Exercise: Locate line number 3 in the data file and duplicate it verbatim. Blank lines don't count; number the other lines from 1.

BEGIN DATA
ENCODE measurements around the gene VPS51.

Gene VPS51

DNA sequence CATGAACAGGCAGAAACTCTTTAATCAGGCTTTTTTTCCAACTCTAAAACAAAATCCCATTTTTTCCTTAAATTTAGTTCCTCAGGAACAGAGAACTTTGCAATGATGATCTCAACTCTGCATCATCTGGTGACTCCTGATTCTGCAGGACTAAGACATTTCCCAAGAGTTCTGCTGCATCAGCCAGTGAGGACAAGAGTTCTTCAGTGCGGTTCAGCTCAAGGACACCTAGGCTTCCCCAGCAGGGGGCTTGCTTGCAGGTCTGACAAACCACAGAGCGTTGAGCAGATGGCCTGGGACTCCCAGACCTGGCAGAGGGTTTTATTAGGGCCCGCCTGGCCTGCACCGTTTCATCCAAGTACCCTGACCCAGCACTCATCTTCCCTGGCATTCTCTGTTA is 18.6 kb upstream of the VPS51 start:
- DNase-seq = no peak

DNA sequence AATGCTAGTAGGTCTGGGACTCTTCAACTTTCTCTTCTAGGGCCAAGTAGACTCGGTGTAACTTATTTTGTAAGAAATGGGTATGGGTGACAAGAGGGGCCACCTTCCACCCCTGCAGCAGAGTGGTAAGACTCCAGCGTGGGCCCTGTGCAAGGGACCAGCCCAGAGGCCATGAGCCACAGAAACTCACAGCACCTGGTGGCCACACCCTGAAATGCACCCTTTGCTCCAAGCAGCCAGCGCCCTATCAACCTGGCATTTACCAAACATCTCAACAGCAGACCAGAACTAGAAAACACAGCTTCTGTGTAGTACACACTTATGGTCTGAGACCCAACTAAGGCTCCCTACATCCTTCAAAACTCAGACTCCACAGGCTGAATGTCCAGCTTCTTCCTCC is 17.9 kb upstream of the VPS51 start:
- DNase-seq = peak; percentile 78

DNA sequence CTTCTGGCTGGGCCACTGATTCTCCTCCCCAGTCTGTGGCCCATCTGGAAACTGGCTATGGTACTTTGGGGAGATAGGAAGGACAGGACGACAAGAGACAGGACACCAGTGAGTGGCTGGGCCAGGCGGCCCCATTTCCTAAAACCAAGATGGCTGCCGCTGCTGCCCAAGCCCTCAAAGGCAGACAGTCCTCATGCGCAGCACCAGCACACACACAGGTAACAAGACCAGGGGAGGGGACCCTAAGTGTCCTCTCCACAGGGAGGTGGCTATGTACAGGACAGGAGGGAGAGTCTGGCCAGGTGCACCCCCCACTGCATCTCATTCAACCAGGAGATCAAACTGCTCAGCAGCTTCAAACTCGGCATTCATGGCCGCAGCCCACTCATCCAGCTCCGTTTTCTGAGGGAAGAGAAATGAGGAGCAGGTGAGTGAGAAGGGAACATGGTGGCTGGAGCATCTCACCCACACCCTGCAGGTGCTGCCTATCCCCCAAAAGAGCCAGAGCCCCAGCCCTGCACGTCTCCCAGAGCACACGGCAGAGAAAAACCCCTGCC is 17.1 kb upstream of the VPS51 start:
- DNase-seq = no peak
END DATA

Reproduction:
DNA sequence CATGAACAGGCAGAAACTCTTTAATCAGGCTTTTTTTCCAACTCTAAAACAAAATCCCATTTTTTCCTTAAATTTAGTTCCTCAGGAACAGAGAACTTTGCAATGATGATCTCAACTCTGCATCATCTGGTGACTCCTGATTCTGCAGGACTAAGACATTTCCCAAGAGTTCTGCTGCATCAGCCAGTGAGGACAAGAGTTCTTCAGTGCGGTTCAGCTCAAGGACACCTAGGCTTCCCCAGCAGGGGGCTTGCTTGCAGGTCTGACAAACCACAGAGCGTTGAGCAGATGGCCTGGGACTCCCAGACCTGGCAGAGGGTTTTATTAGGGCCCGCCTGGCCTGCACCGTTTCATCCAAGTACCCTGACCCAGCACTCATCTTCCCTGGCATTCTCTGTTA is 18.6 kb upstream of the VPS51 start: